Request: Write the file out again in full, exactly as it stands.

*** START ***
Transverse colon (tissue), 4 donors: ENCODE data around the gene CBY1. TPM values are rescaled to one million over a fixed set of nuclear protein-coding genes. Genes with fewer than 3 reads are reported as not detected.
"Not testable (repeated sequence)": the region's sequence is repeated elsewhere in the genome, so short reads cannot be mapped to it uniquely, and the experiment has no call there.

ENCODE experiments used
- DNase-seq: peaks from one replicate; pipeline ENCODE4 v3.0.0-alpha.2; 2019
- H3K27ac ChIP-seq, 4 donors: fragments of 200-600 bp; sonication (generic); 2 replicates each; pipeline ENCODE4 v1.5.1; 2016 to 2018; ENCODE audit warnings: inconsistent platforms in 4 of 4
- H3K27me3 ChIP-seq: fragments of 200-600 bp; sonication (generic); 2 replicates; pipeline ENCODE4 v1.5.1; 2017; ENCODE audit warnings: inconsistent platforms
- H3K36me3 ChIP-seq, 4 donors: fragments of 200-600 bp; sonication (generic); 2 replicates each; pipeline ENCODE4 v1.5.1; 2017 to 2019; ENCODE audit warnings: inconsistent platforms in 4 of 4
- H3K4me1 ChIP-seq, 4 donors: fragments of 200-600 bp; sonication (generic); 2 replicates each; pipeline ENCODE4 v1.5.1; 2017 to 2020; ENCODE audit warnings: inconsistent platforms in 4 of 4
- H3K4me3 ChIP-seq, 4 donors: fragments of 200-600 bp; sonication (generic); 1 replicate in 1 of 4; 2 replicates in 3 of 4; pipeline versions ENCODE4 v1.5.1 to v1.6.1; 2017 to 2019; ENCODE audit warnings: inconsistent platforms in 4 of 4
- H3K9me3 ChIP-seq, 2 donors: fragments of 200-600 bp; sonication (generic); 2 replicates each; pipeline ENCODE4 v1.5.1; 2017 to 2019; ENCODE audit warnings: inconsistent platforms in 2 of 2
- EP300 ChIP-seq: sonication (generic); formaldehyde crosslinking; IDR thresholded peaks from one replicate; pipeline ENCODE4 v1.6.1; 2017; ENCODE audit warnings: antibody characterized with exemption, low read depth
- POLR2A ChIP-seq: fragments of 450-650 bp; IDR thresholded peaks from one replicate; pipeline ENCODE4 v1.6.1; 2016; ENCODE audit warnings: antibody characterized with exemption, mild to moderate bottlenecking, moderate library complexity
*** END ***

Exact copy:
Transverse colon (tissue), 4 donors: ENCODE data around the gene CBY1. TPM values are rescaled to one million over a fixed set of nuclear protein-coding genes. Genes with fewer than 3 reads are reported as not detected.
"Not testable (repeated sequence)": the region's sequence is repeated elsewhere in the genome, so short reads cannot be mapped to it uniquely, and the experiment has no call there.

ENCODE experiments used
- DNase-seq: peaks from one replicate; pipeline ENCODE4 v3.0.0-alpha.2; 2019
- H3K27ac ChIP-seq, 4 donors: fragments of 200-600 bp; sonication (generic); 2 replicates each; pipeline ENCODE4 v1.5.1; 2016 to 2018; ENCODE audit warnings: inconsistent platforms in 4 of 4
- H3K27me3 ChIP-seq: fragments of 200-600 bp; sonication (generic); 2 replicates; pipeline ENCODE4 v1.5.1; 2017; ENCODE audit warnings: inconsistent platforms
- H3K36me3 ChIP-seq, 4 donors: fragments of 200-600 bp; sonication (generic); 2 replicates each; pipeline ENCODE4 v1.5.1; 2017 to 2019; ENCODE audit warnings: inconsistent platforms in 4 of 4
- H3K4me1 ChIP-seq, 4 donors: fragments of 200-600 bp; sonication (generic); 2 replicates each; pipeline ENCODE4 v1.5.1; 2017 to 2020; ENCODE audit warnings: inconsistent platforms in 4 of 4
- H3K4me3 ChIP-seq, 4 donors: fragments of 200-600 bp; sonication (generic); 1 replicate in 1 of 4; 2 replicates in 3 of 4; pipeline versions ENCODE4 v1.5.1 to v1.6.1; 2017 to 2019; ENCODE audit warnings: inconsistent platforms in 4 of 4
- H3K9me3 ChIP-seq, 2 donors: fragments of 200-600 bp; sonication (generic); 2 replicates each; pipeline ENCODE4 v1.5.1; 2017 to 2019; ENCODE audit warnings: inconsistent platforms in 2 of 2
- EP300 ChIP-seq: sonication (generic); formaldehyde crosslinking; IDR thresholded peaks from one replicate; pipeline ENCODE4 v1.6.1; 2017; ENCODE audit warnings: antibody characterized with exemption, low read depth
- POLR2A ChIP-seq: fragments of 450-650 bp; IDR thresholded peaks from one replicate; pipeline ENCODE4 v1.6.1; 2016; ENCODE audit warnings: antibody characterized with exemption, mild to moderate bottlenecking, moderate library complexity